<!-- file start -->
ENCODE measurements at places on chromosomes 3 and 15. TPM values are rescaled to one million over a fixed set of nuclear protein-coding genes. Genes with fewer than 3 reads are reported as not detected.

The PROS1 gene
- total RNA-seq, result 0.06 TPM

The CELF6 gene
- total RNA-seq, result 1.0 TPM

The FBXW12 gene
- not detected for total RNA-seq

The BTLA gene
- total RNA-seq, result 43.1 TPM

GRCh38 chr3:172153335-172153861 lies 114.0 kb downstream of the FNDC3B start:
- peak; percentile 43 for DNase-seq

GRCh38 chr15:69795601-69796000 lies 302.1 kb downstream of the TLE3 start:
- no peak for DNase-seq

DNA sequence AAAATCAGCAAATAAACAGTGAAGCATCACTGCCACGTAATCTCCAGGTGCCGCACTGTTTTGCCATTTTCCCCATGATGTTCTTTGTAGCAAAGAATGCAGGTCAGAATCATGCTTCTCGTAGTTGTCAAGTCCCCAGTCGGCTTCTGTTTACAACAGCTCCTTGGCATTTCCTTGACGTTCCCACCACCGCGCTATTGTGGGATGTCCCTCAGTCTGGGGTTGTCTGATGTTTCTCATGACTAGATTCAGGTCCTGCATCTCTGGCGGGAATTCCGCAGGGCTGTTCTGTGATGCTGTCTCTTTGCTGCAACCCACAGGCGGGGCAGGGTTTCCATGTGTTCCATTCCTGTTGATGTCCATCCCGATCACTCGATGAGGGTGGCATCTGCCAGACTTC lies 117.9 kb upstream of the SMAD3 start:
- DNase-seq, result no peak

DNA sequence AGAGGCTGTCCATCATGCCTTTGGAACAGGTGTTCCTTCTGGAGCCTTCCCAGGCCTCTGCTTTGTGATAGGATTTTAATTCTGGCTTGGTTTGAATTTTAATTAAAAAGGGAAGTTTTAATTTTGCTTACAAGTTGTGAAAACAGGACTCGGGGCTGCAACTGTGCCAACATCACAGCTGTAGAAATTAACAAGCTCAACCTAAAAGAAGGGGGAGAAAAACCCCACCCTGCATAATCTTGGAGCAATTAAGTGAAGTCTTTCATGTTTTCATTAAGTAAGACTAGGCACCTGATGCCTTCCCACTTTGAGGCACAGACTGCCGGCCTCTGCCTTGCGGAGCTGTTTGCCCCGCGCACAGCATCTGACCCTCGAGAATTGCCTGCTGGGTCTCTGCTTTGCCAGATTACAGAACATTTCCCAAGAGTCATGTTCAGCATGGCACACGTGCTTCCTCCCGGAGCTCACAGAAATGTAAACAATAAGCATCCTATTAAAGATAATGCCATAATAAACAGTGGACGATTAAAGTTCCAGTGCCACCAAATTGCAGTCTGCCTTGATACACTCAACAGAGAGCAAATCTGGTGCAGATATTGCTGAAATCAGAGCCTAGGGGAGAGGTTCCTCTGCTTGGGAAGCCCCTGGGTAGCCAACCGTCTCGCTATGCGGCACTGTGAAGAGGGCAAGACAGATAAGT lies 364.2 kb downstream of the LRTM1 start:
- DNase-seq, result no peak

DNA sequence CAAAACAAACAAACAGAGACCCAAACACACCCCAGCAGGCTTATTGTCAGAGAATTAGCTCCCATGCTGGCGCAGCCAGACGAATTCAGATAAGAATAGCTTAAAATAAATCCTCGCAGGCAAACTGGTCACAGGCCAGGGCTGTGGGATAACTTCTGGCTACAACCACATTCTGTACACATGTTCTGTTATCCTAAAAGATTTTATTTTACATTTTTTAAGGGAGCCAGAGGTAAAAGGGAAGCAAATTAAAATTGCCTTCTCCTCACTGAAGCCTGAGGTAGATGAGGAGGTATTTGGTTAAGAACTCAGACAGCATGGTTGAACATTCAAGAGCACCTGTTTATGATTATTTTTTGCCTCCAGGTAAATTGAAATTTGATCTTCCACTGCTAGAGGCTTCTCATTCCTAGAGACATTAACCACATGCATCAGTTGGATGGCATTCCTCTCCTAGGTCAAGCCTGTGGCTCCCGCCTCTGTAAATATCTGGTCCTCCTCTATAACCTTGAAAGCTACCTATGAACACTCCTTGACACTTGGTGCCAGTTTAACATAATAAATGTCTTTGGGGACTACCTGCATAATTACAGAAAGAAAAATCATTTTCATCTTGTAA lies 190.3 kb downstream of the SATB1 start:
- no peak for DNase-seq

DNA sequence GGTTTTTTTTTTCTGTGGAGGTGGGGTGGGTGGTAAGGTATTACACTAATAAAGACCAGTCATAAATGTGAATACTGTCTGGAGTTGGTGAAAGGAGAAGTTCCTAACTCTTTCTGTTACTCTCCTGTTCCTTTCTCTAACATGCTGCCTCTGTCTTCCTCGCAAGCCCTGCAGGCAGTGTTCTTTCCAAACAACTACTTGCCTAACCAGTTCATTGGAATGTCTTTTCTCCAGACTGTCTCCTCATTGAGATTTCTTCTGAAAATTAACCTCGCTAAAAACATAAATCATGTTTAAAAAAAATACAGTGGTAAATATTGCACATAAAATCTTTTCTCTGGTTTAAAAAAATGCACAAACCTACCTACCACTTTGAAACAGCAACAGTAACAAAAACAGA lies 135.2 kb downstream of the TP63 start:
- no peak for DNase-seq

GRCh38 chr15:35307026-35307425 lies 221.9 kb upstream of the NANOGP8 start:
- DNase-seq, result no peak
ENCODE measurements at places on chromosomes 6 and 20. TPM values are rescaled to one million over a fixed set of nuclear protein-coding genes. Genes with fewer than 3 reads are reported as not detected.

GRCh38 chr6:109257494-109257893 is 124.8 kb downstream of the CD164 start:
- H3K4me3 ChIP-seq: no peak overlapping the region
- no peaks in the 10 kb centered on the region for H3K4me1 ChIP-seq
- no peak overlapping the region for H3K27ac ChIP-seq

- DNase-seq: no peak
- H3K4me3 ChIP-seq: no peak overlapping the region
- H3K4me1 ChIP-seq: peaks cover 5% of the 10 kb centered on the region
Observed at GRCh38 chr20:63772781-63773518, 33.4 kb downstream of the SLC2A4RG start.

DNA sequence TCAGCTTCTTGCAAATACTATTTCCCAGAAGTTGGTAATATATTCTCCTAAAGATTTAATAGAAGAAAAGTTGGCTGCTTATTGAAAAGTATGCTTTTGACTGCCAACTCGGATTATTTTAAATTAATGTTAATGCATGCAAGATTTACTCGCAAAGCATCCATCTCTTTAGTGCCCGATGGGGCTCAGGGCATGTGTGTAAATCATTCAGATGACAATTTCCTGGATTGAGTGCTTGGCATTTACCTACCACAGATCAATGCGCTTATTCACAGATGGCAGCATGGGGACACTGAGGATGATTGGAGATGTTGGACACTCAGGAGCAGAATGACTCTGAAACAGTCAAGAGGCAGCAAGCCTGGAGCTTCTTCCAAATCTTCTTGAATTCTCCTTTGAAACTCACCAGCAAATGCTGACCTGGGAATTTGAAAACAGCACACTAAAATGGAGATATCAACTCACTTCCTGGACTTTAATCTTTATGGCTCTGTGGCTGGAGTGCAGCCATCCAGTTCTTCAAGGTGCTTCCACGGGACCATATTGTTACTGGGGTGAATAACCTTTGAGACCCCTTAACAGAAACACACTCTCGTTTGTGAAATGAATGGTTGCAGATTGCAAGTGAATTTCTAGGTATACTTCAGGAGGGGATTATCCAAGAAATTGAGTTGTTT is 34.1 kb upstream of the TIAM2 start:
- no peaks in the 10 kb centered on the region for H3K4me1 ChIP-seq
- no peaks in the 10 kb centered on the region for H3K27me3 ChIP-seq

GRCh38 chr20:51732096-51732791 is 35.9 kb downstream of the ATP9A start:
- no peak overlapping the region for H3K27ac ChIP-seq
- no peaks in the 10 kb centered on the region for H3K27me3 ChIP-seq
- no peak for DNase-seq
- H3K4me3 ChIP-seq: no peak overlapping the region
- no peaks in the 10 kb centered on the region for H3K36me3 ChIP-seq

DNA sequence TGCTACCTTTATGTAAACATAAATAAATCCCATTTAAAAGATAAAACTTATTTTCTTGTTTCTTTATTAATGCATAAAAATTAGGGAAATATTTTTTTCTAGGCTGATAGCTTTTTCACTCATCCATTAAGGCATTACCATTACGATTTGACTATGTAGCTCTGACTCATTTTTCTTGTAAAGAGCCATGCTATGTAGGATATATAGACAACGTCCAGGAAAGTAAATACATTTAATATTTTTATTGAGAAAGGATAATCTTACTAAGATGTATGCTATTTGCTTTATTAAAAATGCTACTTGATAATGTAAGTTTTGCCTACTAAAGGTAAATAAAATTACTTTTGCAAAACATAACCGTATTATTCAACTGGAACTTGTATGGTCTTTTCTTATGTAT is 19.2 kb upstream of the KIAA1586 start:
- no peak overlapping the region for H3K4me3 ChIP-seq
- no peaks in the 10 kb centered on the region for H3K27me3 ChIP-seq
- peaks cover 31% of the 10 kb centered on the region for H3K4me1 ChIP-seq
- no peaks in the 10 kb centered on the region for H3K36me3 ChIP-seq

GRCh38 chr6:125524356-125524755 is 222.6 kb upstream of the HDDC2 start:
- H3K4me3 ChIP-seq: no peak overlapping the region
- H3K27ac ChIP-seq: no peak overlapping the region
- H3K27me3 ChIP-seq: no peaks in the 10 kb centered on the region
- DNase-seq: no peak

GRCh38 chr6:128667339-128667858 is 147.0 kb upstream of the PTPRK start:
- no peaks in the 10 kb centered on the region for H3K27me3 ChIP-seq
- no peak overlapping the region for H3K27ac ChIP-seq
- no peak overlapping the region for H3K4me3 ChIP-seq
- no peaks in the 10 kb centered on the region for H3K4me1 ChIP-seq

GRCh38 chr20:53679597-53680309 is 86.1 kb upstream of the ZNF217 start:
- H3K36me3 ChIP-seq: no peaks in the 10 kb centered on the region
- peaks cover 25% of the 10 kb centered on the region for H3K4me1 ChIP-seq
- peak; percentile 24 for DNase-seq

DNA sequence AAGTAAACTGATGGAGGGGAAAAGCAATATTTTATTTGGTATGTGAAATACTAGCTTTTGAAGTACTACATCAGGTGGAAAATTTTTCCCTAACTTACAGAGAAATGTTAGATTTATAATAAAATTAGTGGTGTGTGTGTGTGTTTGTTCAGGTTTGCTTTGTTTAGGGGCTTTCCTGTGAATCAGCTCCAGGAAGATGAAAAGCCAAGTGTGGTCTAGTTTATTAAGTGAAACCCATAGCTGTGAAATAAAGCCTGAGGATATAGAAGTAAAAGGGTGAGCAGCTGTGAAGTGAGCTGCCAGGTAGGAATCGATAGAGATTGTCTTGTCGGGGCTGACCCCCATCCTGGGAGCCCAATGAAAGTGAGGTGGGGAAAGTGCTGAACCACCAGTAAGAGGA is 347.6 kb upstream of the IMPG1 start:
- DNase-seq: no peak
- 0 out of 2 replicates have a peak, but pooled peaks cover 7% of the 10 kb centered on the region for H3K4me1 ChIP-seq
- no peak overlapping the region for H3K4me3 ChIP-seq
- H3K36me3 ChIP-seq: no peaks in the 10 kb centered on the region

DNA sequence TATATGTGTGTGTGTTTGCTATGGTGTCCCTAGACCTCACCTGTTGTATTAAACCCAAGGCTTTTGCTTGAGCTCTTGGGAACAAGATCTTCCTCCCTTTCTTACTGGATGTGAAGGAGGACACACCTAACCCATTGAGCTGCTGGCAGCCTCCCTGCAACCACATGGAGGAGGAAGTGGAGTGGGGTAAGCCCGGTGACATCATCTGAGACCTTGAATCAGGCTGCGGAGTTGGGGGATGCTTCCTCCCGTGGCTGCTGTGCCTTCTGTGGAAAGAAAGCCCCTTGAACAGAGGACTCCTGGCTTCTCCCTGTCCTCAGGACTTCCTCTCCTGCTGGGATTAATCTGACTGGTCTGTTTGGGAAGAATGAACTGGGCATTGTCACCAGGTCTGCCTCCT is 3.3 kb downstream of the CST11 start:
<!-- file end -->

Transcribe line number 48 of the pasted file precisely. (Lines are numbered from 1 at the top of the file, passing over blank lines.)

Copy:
- H3K4me3 ChIP-seq: no peak overlapping the region